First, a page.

DUBAI (Reuters) - Gulf Arab countries Qatar and Kuwait have came out in favour of Iran’s agreement with world powers over its nuclear programme, saying they hoped it would help to preserve stability and security in the region.
Iran’s Arab neighbours are deeply uneasy about Tehran’s diplomatic rehabilitation and have done little to hide their scepticism as talks progressed on the nuclear deal in recent weeks, but at least in public many have now given their support.
Iran’s only two Arab friends - Iraq and Syria - were quick to praise the deal on Sunday, as was the Palestinian Authority which welcomed it for putting pressure on Israel. The United Arab Emirates and Bahrain also spoke out in support.
Qatar said the agreement was “an important step towards safeguarding peace and stability in the region”, according to a statement by the Foreign Ministry posted on its website late on Sunday.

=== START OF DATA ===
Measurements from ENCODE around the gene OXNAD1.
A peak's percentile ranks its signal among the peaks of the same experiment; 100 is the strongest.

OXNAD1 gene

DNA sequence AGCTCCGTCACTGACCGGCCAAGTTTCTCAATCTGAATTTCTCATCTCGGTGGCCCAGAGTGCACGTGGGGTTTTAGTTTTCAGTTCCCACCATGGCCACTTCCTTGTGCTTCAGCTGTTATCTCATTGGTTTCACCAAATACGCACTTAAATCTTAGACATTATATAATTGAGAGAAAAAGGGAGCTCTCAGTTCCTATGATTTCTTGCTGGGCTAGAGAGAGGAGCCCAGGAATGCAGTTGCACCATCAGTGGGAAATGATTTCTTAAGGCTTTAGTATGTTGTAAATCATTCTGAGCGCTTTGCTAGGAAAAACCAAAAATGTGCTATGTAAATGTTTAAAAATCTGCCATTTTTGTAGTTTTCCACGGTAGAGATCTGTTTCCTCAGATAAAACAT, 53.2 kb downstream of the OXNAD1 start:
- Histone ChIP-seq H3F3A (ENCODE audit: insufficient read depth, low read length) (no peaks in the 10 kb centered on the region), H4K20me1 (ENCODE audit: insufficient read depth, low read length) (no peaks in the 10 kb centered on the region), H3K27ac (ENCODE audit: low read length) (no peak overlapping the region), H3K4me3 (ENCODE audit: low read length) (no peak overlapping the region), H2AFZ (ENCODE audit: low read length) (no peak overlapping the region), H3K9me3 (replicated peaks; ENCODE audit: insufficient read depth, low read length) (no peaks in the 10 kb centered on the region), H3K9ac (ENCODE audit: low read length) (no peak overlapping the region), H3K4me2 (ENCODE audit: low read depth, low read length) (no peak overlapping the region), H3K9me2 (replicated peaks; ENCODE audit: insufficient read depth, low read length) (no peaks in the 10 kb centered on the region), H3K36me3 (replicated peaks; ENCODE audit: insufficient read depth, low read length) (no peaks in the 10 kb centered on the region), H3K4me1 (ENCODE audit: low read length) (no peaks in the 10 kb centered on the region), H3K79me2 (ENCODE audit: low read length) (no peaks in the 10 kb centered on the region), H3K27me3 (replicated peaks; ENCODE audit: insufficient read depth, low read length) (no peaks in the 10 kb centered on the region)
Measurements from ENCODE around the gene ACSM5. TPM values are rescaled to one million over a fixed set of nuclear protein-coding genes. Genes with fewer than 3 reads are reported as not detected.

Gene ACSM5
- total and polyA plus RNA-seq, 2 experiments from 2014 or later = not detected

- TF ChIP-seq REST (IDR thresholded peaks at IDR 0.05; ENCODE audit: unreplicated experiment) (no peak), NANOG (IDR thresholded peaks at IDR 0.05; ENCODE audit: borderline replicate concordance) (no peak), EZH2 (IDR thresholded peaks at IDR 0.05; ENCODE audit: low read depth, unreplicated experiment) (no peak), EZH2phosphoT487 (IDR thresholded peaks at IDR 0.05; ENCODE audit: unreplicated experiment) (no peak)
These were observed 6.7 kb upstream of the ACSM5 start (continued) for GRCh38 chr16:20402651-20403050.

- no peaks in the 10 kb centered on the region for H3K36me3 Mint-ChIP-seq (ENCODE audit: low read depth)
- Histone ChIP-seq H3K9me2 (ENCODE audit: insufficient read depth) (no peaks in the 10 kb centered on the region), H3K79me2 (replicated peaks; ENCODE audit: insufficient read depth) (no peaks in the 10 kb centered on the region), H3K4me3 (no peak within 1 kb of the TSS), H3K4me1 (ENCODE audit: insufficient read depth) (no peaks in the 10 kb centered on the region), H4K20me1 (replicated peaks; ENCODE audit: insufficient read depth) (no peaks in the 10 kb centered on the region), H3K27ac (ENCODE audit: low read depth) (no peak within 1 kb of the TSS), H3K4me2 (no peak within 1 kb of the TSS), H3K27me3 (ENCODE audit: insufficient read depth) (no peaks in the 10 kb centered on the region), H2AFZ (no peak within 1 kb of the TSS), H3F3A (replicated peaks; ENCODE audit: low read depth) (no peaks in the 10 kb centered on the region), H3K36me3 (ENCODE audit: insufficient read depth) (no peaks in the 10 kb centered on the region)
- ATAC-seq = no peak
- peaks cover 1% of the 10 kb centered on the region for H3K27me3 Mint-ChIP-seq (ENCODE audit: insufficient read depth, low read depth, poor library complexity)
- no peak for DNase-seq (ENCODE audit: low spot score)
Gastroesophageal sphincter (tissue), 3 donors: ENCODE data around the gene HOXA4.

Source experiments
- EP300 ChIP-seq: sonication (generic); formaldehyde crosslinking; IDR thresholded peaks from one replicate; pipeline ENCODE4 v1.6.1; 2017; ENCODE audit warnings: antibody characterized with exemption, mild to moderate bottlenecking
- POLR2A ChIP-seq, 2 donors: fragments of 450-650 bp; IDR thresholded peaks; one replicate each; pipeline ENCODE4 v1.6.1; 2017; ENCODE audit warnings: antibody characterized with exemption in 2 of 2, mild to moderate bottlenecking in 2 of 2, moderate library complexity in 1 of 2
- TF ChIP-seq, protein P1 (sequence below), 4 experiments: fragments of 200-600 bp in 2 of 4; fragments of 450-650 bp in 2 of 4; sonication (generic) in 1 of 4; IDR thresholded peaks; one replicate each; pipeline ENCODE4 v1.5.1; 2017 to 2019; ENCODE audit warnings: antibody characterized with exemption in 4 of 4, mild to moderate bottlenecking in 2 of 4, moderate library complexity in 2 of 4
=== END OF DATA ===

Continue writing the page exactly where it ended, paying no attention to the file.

“The State of Qatar calls for making the Middle East a nuclear weapon-free zone,” the ministry said.
Kuwait’s Foreign Ministry Undersecretary Khaled al-Jarallah said he hoped the agreement “would pave the way for a permanent accord that would defuse tension, and preserves the stability and security of the region,” according to state news agency KUNA.
Saudi Arabia and Oman are yet to make an official comment on the deal.
All Arab countries apart from Syria and Iraq are ruled by Sunni Muslims who look with suspicion at Shi’ite power Iran and have been alarmed by the prospect of any rapprochement with the West that would benefit Tehran.
They worry that the deal, under which Iran is being given relief from sanctions in return for curbs to its nuclear programme, signals a thaw in the 30 years of hostility between Tehran and Washington which will give Iran more regional clout.
Reporting by Rania El Gamal, editing by Sami Aboudi and Patrick Graham